Dr. O’Connor: Well, Dr. Harwell that’s very well said and so important. I want to turn, now, to how we can make ourselves more resistant to the infection. Obviously, social distancing, handwashing, are probably the two most important things that we can do prevent ourselves from being exposed to the virus or to kill the virus before it infects us. What about how we can potentially make ourselves healthier, so to speak, so that if we are exposed to the virus, we won’t get sick, and I would like to ask Dr. Powell to comment on this because I think a lot of our listeners would be very interested in your thoughts on the role of nutrition and exercise and sleep, for example, and how we can stay more resistant to the virus.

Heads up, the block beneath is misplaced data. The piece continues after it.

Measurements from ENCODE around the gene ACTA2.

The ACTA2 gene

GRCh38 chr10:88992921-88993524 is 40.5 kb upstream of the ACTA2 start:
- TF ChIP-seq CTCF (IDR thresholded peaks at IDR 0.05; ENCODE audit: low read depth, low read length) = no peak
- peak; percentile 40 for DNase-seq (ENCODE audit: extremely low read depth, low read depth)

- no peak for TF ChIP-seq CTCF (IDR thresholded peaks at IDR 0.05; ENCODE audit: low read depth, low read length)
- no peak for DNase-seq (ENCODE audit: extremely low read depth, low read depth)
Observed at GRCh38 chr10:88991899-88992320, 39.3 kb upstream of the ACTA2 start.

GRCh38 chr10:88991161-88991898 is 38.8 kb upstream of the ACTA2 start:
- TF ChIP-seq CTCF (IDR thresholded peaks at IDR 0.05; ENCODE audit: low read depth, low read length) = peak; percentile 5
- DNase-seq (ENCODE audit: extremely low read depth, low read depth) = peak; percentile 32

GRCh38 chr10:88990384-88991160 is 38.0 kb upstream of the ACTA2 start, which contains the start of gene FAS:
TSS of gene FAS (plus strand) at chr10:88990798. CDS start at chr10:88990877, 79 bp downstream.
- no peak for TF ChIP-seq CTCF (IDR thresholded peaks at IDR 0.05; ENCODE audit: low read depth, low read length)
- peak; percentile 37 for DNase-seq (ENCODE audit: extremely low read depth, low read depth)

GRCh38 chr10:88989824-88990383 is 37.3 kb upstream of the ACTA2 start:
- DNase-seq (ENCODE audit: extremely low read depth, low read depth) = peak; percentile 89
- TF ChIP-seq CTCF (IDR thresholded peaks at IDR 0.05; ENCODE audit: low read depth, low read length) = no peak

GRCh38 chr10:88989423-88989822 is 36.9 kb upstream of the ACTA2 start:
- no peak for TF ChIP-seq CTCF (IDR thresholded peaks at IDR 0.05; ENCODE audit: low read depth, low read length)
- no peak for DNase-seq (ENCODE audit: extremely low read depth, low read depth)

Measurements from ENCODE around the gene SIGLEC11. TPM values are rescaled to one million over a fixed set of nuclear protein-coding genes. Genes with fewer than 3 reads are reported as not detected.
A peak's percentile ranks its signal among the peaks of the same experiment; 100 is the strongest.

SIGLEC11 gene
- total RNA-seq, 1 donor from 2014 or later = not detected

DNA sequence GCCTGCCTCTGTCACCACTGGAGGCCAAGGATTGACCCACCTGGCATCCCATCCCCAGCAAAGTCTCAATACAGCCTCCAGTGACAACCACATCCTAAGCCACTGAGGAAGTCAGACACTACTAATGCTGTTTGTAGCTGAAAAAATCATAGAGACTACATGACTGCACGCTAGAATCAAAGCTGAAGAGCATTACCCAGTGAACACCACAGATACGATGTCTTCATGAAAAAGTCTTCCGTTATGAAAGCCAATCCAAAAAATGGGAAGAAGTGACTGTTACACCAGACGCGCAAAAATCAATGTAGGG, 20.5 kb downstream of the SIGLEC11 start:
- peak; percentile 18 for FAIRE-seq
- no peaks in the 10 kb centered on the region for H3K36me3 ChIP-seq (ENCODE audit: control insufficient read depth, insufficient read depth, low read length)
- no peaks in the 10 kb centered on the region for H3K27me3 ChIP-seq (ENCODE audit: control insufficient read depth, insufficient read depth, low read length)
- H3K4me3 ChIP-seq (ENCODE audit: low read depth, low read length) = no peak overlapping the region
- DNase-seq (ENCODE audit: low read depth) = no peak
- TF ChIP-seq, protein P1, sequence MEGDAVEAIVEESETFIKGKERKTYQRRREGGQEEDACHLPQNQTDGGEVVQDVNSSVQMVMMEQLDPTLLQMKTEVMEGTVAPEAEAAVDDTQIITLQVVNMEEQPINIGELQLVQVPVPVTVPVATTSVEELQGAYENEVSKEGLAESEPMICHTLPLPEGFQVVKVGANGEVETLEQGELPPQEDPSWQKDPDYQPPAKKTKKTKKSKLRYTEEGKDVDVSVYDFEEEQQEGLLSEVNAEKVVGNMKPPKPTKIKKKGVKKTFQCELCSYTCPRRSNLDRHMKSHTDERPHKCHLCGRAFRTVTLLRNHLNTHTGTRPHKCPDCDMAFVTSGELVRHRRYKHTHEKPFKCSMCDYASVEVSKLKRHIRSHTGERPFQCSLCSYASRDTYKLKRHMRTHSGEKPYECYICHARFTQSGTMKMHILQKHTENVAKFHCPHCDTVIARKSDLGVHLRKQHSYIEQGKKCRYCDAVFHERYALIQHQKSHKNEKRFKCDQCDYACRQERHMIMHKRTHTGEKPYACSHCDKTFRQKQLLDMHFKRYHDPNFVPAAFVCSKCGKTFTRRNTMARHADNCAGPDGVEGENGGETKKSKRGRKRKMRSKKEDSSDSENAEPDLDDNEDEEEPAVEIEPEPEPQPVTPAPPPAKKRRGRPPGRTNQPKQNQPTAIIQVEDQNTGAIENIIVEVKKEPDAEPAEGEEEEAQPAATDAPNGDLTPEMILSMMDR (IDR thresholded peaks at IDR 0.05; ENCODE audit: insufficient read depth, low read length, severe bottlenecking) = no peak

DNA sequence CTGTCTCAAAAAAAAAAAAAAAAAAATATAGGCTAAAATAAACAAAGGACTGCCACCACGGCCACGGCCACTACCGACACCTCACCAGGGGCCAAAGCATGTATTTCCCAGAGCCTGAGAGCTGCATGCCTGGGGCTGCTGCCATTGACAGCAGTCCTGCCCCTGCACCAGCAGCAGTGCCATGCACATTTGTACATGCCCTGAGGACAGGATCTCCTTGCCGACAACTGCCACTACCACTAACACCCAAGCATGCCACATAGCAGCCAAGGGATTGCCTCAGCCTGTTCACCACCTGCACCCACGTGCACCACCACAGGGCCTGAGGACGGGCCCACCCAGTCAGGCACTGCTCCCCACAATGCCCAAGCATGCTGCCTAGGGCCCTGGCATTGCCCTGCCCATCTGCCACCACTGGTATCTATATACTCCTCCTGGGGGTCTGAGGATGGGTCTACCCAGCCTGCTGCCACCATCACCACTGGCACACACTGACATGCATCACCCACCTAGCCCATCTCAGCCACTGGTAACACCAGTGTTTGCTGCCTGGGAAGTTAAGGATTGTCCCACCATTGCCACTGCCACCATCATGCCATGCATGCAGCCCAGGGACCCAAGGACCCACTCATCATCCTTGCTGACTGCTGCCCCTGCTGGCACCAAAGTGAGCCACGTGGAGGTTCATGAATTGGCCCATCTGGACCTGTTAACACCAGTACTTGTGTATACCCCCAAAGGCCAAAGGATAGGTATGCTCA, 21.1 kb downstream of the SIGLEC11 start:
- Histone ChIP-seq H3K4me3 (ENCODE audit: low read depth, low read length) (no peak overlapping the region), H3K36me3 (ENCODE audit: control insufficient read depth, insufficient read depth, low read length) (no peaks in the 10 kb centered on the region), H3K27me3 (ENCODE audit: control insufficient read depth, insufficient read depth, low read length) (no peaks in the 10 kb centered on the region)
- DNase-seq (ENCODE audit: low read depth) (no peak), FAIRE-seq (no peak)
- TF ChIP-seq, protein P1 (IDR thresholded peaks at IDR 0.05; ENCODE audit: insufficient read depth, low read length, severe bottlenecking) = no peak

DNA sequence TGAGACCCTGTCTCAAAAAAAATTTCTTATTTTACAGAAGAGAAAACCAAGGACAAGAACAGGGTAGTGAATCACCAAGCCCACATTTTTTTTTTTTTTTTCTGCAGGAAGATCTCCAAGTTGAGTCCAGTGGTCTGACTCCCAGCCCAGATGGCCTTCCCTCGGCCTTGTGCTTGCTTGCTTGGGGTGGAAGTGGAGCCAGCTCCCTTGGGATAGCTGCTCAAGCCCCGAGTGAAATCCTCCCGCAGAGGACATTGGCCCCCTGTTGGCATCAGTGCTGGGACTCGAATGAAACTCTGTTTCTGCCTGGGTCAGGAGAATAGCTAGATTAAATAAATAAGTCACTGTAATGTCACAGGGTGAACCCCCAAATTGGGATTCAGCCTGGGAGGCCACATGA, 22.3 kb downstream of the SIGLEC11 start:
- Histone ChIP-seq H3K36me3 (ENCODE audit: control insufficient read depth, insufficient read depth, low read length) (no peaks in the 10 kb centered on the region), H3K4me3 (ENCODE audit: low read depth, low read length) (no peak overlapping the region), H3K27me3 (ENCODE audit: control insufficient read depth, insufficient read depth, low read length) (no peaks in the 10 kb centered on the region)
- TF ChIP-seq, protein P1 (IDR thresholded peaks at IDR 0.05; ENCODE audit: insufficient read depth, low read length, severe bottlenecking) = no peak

Dr. Powell: Yes, that’s super important and I think it’s important that we empower people to know that there is something that we can do. With any of ours, you always want to support the immune system and help it to be as strong as possible. One of the ways of doing that is to be mindful of the food that we’re eating. So, eating whole food, plant-based foods in your diet. It’s hard, at this time, because many of us are home. It’s easier to do the snacking, the pizzas and the processed stuff. If you have access to it, this is the time that you want to put fruits and vegetables in your body, foods that are full of antioxidants and a wide variety of nutrition profiles. Eat the broccoli. When you make your soup, make your soup at home and put fresh vegetables in it and freeze small portions of it, but we want to make sure that we’re putting good stuff in our body. Sleep is also a super important one. We want to make sure that we’re getting at least seven to eight hours of sleep. You guys all know that when we don’t sleep our cortisone levels are all crazy and it’s kind of compromising our immune system. So, sleep is going to be critical. Getting off our devices 90 minutes before we go to sleep, so that we’re able to fall sleep easily. A lot of our children are not going to school and maybe we’re working from home, and we may not have a schedule, but still making sure we have adequate sleep. Still setting a bedtime, still getting up and not sleeping the day away. Those things are going to be important, as well. Movement is super important. I talk to my patients about this every day. We’ve been transitioning to telemedicine in my office, and so, still making an effort to go for a walk outside, maintaining social distance but taking 20 minutes, getting your physical activity and not sitting around all day is important. So, many apps and computer programs are doing home workouts for free. You can do stuff on YouTube for free. So, just making sure that we get some kind of movement in every single day. The last thing I would mention would be stress. Stress is definitely not good for the immune system and so, with stress, we have to be mindful about how we start our day and how we end our day. And so, for me, I know, when I first wakeup, the first thing I want to do is go to the CDC website and check the latest numbers, but that’s probably not the best way to start your day. You should probably start your day with meditation or gratitude or prayer or whatever you choose, and the day should end that way, as well. I think those things are important for stress. All of these are going to be supportive to the immune system. For those who do have chronic medical conditions, there’s been research about those with chronical medical conditions, practicing extra care with those individuals. We want to make sure those diseases are well-controlled. This is not the time to skip out on your medications or to not be monitoring your diabetes or your blood pressure or things like that. You still want to make sure that you’re generally taking care of yourself.